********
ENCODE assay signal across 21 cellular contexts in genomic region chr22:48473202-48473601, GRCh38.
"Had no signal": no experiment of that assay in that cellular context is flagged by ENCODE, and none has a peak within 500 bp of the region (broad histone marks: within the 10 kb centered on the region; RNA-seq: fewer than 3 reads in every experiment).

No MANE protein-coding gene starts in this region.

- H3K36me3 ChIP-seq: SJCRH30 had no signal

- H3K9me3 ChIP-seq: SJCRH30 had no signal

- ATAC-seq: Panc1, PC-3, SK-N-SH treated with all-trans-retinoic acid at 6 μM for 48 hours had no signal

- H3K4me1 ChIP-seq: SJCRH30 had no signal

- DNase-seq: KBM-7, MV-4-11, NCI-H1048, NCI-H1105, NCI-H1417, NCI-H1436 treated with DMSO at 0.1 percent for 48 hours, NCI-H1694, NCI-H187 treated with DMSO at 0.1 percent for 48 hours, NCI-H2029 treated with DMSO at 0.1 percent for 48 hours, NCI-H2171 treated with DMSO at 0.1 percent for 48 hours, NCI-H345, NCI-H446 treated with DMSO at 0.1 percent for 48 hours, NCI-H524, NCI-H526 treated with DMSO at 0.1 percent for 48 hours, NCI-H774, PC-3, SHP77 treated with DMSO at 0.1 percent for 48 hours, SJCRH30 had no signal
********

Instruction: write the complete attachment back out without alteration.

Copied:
ENCODE assay signal across 21 cellular contexts in genomic region chr22:48473202-48473601, GRCh38.
"Had no signal": no experiment of that assay in that cellular context is flagged by ENCODE, and none has a peak within 500 bp of the region (broad histone marks: within the 10 kb centered on the region; RNA-seq: fewer than 3 reads in every experiment).

No MANE protein-coding gene starts in this region.

- H3K36me3 ChIP-seq: SJCRH30 had no signal

- H3K9me3 ChIP-seq: SJCRH30 had no signal

- ATAC-seq: Panc1, PC-3, SK-N-SH treated with all-trans-retinoic acid at 6 μM for 48 hours had no signal

- H3K4me1 ChIP-seq: SJCRH30 had no signal

- DNase-seq: KBM-7, MV-4-11, NCI-H1048, NCI-H1105, NCI-H1417, NCI-H1436 treated with DMSO at 0.1 percent for 48 hours, NCI-H1694, NCI-H187 treated with DMSO at 0.1 percent for 48 hours, NCI-H2029 treated with DMSO at 0.1 percent for 48 hours, NCI-H2171 treated with DMSO at 0.1 percent for 48 hours, NCI-H345, NCI-H446 treated with DMSO at 0.1 percent for 48 hours, NCI-H524, NCI-H526 treated with DMSO at 0.1 percent for 48 hours, NCI-H774, PC-3, SHP77 treated with DMSO at 0.1 percent for 48 hours, SJCRH30 had no signal